1. The Top 15 Most Important, Post-WWII Anglophone Books of Philosophy, According To Google: Brian Leiter, of Leiter Reports: A Philosophy Blog fame, compiled a list derived from Google search results of the Top 15 (plus Top 10 runners-up) most important philosophy books of the last 50 years. To paraphrase a comment made by Mr. Leiter on his own post, I’m not sure these books tell us anything about philosophy, but they do say something about the accessibility and potential usefulness of philosophy to the general public. Several works and authors on the list familiar historians and many readers here include: Thomas Kuhn, The Structure of Scientific Revolutions; John Rawls, A Theory of Justice; Richard Rorty, Philosophy and the Mirror of Nature; Karl Popper, Objective Knowledge; W.V.O. Quine, Word and Object; and maybe Charles Taylor, Sources of the Self. And this Wikipedia post will help you sort through some of the other players.
No Isaiah Berlin? Aside: Jurgen Habermas apparently floats on the edges of the analytic/anglophone tradition.
2. Evaluating Participation Grades: Bonnie M. Miller, in the latest issue of the AHA’s Perspectives on History, asks whether and how we should grade class participation. The article is a useful revisitation of the philosophies, both pro and con, behind accounting for participation. Most of my conversations with colleagues on this topic have been informal. As such, it’s nice to see a write-up. Of course the article also unintentionally underscores just how imperfect evaluation is on the whole. I like Miller’s mid-term self-evaluation of participation idea.
3. A Cornel West Takedown—For His Own Good?: In a recent InsideHigherEd article written for potpourri posts like this one, Scott McLemee takes Cornel West to task for being less than McLemee thinks he can, or should, be. Others have commented on McLemee’s story and West’s book, but I want to take the conversation in another direction. Since I’m neither an enemy nor a fan of West—I’m a neutral, I have no personal dog in McLemee’s fight with West’s accounting of himself. But, I find the practice of thinking about public intellectuals—their place, role, and expectations of them—of interest. To recount the principles, the object of McLemee’s ire is West’s own autobiography, Brother West: Living and Loving Out Loud: A Memoir. McLemee never uses this phrase, but you get the feeling that he sees Brother West as a This Is Spinal Tap version of West’s autobiography. Let me tease you with two brief passages from McLemee’s piece:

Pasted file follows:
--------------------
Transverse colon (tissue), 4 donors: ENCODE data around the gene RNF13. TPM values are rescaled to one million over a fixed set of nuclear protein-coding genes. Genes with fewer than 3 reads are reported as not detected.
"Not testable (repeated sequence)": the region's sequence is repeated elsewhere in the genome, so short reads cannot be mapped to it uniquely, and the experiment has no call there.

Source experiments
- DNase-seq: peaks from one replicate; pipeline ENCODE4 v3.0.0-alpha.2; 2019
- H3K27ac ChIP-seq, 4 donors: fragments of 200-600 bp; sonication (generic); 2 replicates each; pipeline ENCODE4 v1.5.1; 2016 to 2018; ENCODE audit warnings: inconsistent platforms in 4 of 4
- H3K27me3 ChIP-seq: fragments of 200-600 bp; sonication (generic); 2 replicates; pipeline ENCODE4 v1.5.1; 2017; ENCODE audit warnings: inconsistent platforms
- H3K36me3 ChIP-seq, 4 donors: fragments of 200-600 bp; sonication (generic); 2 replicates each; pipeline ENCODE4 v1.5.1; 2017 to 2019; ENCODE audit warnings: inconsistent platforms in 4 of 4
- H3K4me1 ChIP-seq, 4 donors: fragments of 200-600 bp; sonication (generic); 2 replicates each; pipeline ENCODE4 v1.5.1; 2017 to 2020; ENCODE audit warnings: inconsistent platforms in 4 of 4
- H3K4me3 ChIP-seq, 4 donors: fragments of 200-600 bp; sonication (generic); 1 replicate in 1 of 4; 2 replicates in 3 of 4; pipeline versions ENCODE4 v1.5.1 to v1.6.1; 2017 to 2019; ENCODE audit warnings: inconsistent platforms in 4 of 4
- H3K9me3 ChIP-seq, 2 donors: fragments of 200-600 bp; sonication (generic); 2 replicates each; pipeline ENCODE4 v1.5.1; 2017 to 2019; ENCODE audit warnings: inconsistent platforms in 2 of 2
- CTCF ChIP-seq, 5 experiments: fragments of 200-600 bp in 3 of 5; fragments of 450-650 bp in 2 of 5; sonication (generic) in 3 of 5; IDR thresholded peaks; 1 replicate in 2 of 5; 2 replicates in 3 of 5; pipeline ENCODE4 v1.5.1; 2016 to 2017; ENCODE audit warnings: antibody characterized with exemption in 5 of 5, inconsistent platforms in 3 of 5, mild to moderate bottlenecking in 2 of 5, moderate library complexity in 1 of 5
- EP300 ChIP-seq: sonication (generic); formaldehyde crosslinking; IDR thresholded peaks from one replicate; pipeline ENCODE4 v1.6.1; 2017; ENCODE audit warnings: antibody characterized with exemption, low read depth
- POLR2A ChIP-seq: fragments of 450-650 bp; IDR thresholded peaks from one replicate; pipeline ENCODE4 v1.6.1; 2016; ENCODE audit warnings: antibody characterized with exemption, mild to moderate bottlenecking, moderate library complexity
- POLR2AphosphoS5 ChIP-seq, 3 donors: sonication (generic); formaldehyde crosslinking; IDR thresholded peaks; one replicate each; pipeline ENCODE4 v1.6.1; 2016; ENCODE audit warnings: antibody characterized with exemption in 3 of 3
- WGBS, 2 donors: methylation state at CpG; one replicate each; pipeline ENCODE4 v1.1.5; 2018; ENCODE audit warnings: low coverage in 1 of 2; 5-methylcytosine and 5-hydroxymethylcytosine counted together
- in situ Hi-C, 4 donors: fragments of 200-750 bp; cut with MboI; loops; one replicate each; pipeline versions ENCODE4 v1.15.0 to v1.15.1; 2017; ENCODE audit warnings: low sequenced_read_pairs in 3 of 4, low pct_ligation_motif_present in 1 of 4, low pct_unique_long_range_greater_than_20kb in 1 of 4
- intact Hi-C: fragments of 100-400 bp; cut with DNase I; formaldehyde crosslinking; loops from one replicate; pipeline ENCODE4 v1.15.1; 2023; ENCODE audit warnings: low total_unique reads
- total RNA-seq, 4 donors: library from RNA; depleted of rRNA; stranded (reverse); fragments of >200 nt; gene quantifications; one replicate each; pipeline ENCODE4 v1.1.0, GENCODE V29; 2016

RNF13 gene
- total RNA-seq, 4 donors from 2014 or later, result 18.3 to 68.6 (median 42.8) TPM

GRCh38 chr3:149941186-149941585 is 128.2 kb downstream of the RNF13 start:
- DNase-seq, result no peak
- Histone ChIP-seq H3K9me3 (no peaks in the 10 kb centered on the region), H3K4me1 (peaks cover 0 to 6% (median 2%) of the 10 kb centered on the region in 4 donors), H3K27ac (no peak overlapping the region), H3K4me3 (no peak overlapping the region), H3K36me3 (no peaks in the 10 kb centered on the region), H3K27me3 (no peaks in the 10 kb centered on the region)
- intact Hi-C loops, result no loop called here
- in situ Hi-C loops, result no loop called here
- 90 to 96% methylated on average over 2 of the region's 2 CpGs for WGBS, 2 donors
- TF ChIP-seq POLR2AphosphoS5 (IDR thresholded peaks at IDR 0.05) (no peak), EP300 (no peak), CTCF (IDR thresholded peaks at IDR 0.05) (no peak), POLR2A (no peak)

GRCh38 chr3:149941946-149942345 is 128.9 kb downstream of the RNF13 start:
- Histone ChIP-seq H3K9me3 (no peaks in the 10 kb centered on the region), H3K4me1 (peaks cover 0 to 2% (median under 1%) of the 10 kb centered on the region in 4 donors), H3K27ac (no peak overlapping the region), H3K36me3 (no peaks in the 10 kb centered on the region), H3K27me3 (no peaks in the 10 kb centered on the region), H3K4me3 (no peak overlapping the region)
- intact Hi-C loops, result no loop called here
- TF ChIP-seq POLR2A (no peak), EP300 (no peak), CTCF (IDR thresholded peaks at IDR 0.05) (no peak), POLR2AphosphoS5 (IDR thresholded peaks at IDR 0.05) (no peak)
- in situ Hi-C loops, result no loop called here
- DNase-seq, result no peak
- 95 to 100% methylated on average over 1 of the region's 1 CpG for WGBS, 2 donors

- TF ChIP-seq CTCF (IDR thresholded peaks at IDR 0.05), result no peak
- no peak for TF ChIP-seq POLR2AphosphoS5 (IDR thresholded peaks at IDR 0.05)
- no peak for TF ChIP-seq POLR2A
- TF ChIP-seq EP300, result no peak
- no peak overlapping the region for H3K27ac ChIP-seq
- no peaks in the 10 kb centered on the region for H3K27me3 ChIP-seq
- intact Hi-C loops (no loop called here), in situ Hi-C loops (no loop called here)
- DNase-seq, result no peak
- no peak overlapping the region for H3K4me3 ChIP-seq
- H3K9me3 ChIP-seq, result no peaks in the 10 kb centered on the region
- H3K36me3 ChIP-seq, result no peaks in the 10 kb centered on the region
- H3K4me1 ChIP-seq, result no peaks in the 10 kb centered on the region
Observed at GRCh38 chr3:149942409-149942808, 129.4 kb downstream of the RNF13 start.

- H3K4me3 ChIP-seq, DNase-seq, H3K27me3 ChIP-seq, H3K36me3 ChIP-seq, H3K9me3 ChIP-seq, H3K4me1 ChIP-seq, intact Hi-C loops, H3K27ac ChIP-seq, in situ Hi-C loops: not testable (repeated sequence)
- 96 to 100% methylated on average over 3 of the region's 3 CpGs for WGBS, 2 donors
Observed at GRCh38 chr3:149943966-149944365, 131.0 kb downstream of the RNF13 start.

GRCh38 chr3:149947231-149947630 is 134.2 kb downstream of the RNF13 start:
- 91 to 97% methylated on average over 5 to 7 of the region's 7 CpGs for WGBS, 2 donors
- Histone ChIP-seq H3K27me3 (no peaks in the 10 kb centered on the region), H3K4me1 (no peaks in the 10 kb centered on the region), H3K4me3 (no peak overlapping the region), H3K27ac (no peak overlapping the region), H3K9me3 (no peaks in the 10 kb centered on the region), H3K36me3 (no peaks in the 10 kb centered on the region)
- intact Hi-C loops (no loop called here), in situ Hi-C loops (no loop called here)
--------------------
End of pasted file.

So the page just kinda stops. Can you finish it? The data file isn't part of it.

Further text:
There is seldom much detail and never any depth [to West’s reflections]. West makes a few references to academic mentors. He notes his intense interest in various philosophers or authors. Yet there is never a sustained effort to grapple with them as influences on his life and thinking. He mentions his own scholarly books on Marxism and pragmatism (for some odd reason forgetting that he also published one on African-American theology) but does not describe the process of thinking and writing that went into them.
…If sketchy in other regards, Brother West is never anything but expansive on how Cornel West feels about Cornel West. He is deeply committed to his committed-ness, and passionately passionate about being full of passion. Various works of art, literature, music, and philosophy remind West of himself. He finds Augustinian humility to be deeply meaningful. This is mentioned in one sentence. His taste for three-piece suits is full of subtle implications that require a couple of substantial paragraphs to elucidate.